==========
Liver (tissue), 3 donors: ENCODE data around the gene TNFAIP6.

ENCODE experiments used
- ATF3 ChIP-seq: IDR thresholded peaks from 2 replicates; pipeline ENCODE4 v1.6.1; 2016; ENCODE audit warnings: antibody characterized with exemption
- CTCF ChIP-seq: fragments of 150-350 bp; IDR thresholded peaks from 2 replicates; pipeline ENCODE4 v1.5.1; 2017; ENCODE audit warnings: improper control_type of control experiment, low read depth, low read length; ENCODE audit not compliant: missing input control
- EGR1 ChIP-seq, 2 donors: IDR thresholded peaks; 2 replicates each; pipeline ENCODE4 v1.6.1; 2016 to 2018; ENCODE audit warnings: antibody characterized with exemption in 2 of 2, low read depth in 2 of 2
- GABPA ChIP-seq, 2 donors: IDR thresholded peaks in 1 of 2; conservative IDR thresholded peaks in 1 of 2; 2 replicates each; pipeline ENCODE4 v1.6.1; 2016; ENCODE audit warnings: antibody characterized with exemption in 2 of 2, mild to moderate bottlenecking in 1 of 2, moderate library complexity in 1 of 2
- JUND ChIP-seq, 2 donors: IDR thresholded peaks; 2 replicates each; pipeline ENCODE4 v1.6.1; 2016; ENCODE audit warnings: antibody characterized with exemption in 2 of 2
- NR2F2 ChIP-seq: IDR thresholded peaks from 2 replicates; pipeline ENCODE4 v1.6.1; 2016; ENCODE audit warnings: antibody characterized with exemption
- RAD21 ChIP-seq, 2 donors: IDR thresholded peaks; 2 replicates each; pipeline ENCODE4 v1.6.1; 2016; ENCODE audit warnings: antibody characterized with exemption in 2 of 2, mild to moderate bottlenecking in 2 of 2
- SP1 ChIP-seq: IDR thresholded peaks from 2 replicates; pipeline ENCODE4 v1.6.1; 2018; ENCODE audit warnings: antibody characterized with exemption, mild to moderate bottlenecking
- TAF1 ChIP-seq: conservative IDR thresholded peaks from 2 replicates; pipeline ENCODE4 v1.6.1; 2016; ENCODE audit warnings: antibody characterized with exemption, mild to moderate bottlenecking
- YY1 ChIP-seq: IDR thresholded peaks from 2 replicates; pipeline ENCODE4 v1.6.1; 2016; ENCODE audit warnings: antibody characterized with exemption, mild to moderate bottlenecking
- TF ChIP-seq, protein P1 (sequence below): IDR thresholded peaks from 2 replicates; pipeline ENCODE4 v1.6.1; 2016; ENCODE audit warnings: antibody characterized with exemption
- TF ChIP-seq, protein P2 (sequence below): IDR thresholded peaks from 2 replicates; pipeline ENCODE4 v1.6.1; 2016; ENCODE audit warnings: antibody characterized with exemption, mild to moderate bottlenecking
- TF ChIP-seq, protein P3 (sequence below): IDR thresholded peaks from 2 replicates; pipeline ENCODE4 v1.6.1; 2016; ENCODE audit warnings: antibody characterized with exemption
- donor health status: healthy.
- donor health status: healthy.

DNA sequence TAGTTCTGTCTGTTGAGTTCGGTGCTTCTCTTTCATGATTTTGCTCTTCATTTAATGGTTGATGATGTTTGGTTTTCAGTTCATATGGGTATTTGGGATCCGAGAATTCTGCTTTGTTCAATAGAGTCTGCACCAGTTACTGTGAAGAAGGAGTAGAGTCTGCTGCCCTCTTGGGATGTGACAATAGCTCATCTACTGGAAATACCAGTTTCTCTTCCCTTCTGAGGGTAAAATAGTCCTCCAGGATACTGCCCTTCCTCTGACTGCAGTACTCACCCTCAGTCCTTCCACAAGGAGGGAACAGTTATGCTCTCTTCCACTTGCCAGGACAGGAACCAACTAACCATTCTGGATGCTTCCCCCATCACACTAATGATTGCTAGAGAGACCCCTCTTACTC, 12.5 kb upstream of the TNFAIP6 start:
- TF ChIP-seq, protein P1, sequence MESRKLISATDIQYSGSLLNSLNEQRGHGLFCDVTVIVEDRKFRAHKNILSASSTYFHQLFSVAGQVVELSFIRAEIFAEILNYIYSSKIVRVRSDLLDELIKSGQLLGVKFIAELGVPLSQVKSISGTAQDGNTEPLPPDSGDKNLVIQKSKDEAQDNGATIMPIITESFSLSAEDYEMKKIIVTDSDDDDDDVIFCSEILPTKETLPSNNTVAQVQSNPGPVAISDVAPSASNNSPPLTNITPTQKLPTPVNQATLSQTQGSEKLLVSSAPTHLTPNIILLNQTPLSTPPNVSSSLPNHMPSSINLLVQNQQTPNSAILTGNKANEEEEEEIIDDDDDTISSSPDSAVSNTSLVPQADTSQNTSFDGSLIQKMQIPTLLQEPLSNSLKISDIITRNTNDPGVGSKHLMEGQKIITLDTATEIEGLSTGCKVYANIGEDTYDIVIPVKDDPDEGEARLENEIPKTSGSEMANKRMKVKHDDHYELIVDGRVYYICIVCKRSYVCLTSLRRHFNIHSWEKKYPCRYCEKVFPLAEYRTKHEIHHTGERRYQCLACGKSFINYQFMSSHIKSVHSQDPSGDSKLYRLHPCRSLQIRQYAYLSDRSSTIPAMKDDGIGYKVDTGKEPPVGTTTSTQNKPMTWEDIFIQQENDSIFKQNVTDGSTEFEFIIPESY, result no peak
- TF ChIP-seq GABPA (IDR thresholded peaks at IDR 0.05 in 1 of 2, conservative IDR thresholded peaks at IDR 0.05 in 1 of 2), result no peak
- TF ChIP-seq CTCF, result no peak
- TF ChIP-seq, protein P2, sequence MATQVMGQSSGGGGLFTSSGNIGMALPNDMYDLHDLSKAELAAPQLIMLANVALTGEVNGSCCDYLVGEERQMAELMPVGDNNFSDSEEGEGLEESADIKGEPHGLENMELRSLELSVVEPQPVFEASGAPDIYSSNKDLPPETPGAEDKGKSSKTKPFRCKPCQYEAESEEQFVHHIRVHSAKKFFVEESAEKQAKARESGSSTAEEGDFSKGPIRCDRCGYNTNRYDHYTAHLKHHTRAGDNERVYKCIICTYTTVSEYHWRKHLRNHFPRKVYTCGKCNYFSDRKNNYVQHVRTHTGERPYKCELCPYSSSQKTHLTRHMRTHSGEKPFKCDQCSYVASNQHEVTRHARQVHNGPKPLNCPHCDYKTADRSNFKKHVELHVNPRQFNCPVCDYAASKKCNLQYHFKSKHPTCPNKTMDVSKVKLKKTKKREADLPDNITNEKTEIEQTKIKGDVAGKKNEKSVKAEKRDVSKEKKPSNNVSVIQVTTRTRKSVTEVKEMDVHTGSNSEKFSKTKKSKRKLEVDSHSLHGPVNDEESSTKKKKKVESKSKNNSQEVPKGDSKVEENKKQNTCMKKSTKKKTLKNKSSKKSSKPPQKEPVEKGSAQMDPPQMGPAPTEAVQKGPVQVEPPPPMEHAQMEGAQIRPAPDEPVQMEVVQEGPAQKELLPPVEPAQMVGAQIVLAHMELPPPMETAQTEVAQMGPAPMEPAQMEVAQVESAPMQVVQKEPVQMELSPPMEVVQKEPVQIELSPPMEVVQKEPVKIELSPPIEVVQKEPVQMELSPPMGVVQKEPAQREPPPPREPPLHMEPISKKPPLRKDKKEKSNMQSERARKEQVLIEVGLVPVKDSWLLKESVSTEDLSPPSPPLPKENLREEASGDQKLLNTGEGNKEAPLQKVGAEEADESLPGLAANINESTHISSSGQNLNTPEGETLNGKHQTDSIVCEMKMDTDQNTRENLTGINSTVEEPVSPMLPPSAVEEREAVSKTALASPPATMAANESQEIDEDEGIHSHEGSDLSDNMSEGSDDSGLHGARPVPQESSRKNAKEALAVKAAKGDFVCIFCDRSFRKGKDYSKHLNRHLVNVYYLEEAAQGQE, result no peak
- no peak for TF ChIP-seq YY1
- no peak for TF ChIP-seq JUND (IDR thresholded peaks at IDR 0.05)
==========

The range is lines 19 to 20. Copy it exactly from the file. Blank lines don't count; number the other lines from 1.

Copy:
- TF ChIP-seq, protein P1, sequence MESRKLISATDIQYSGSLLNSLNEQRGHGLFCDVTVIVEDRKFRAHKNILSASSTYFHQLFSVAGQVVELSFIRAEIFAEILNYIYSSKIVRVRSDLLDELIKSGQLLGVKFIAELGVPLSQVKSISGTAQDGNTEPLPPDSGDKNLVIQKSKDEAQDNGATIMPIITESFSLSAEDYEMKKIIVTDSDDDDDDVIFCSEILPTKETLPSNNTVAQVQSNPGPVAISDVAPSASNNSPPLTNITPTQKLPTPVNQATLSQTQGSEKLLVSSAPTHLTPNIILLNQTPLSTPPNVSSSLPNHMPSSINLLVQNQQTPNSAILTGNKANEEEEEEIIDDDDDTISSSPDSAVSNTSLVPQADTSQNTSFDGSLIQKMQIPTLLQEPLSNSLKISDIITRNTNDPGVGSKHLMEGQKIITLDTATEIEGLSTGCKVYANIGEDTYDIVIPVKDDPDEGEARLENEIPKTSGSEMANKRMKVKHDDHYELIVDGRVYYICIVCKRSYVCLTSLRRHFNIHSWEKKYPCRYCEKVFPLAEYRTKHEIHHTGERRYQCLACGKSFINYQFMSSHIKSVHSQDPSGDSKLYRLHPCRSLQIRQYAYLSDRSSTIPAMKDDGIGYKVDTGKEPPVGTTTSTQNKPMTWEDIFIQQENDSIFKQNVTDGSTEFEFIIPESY, result no peak
- TF ChIP-seq GABPA (IDR thresholded peaks at IDR 0.05 in 1 of 2, conservative IDR thresholded peaks at IDR 0.05 in 1 of 2), result no peak